Due to the rise of mental disorders, healthcare providers have transgressed on different studies to determine the most effective psychotherapy approaches that can be used to help patients with related psychiatric disorders. Interpersonal psychotherapy and supportive psychotherapy are commonly used to treat mental disorders among patients as well as help in determining the correct remedy for the menace. The two psychotherapy approaches have various similarities and differences, which remarkable show the credibility in offering adequate treatment. This paper focuses on examining the similarities and differences of supportive and interpersonal psychotherapy, and conditions under which each technique is useful in providing the required procedures to the psychiatric disorder patients.
Similarities of Supportive and Interpersonal Psychotherapies
Supportive psychotherapy refers to a psychotherapeutic strategy which combines various forms of disorder treatment such as cognitive behavioral and psychodynamic as well as conceptual, interpersonal techniques. Supportive psychotherapy helps the therapist to create adaptive health patterns that are significant in reducing current intrapsychic conflicts that contribute to the conditions of the patients (Ashman et al., 2014). Interpersonal psychotherapy, on the other hand, refers to a brief focused strategy that concentrates on determining as well as resolving various interpersonal disorders to eradicate the available symptoms.
Both supportive and interpersonal psychotherapy mainly focuses on bringing exemplary therapeutic influence to any patient who has been diagnosed with psychiatric conditions and symptoms. The approaches also focus on propagating, predisposing, and precipitating all factors that are associated with mental disorders and symptoms (Wheeler, 2014). They also help in eliminating all incidences that are related to interpersonal and supportive jeopardy to concentrate on explicit identification and resolve pertinent conditions that affect patients with such cases. The two determines exemplary treatment plans and uses precise psychotherapeutic variables to enhance the outcomes and improvement strategies.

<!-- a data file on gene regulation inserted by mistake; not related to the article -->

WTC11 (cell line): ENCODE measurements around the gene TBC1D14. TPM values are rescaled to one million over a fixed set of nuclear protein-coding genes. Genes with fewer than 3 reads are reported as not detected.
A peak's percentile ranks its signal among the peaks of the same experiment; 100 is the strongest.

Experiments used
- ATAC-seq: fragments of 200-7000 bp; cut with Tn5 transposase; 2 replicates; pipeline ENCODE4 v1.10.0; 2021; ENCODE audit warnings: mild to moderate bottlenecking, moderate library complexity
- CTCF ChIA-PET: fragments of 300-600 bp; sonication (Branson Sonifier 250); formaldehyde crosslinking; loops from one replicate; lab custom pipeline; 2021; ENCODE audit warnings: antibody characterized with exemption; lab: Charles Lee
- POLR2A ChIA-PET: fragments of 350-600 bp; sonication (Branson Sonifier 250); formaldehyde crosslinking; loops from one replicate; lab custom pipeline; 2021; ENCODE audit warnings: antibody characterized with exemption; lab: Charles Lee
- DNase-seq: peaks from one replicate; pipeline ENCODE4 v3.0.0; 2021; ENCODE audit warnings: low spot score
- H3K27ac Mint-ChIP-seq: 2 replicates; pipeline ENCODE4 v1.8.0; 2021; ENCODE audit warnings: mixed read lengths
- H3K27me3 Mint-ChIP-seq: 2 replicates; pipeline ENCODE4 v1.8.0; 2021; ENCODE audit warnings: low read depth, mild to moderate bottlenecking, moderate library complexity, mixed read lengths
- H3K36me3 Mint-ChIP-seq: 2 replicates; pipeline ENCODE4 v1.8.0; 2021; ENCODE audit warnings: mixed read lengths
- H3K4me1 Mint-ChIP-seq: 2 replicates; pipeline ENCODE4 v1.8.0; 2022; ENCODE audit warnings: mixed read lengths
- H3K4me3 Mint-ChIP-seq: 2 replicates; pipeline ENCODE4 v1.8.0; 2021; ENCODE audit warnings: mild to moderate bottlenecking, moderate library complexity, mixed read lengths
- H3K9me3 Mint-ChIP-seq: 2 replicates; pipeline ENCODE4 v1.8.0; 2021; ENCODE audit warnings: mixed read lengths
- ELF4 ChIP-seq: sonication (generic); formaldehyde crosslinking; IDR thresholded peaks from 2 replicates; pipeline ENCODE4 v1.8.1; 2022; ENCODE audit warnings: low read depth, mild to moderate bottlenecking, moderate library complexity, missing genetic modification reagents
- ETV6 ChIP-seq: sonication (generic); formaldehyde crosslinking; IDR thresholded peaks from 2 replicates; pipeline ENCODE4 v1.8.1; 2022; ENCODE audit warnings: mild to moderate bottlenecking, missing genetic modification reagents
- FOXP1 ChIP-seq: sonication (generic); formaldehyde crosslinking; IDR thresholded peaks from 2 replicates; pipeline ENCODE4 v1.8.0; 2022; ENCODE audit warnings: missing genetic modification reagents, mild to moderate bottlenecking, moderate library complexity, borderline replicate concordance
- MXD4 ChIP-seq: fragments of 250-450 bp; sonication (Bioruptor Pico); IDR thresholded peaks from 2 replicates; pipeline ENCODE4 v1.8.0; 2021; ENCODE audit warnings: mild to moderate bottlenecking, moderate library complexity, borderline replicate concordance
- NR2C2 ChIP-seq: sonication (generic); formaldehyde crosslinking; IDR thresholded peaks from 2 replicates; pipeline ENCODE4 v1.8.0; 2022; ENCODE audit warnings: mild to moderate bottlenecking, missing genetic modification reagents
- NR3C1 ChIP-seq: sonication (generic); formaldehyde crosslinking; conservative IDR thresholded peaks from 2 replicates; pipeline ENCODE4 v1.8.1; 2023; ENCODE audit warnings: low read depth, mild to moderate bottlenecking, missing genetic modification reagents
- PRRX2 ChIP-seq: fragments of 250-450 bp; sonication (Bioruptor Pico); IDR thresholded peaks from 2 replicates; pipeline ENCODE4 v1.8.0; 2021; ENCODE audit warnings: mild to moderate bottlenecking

Interpersonal psychotherapy is an absolute treatment model that is adversely supported and mainly adheres to time-limited and highly structured approaches that take approximately fifteen weeks to treat the disorder (Sockol, 2018). Supportive approach, on the other hand, utilizes a combination of various concepts and lacks large structures while addressing the disorder. Common combinations in supportive psychotherapy include cognitive-behavioral and psychodynamic approaches.
Secondly, supportive psychotherapy aims at enhancing the health status of the patient through use of adaptive patterns to minimize the current conflicts in intrapsychic factors that contribute to mental disorder managements among patients (Cuijpers et al., 2016). Conversely, the interpersonal approach aims to identify and to resolve problems that prevail in different interpersonal relationships. As a result, the latter ensures that the therapist is agitated in evaluating significant relational patient's aspects that might influence their lives and mentalities.
Additionally, in terms of application, supportive psychotherapy is used in administering treatments to patients who are suffering from behavioral, psychiatric problems like addictions to alcohol among others (Gelo, Pritz & Rieken, 2014). It majorly helps therapists to provide adequate assistance to patients with such problems to sustain their health and efficiently cope with new mechanisms in handling other issues (Wheeler, 2014). Interpersonal psychotherapy, on the other hand, focuses on mental disorder treatment, which is related to how people interact with each other within their social setting. It addresses the underlying problems and provides an excellent way of lessening mental conditions.
In conclusion, as a professional nurse, the use of interpersonal psychotherapy is the most important one because it presents various ways of treating mental problems. The approach also provides particular emphasis on the significance of the interpersonal relationship. However, if the connection in the interpersonal approach is weak, it adversely contributes to several psychiatric disorders such as a change in mood and behavior among people. Mood and behavior also contribute to the development of mental disorders among patients. However, the efficacy of using psychotherapy in treating mental disorders, the use of the interpersonal approach is more efficient as compared to a supportive one, which is adversely limited to various behavioral problems.
Ashman, T., Cantor, J. B., Tsaousides, T., Spielman, L., & Gordon, W. (2014). Comparison of cognitive behavioral therapy and supportive psychotherapy for the treatment of depression following traumatic brain injury: a randomized controlled trial. The Journal of head trauma rehabilitation, 29(6), 467-478. doi: 10.1097/HTR.0000000000000098
Cuijpers, P., Donker, T., Weissman, M. M., Ravitz, P., & Cristea, I. A. (2016). Interpersonal psychotherapy for mental health problems: a comprehensive meta-analysis. American Journal of Psychiatry, 173(7), 680-687. https://doi.org/10.1176/appi.ajp.2015.15091141
Gelo, O. C., Pritz, A., & Rieken, B. (Eds.). (2014). Psychotherapy research: Foundations, process, and outcome. Springer.
Sockol, L. E. (2018). A systematic review and meta-analysis of interpersonal psychotherapy for perinatal women. Journal of affective disorders, 232, 316-328. https://doi.org/10.1016/j.jad.2018.01.018
Wheeler, K. (Ed.). (2014). Psychotherapy for the advanced practice psychiatric nurse: A how-to guide for evidence-based practice (2nd ed.). New York, NY: Springer Publishing Company.
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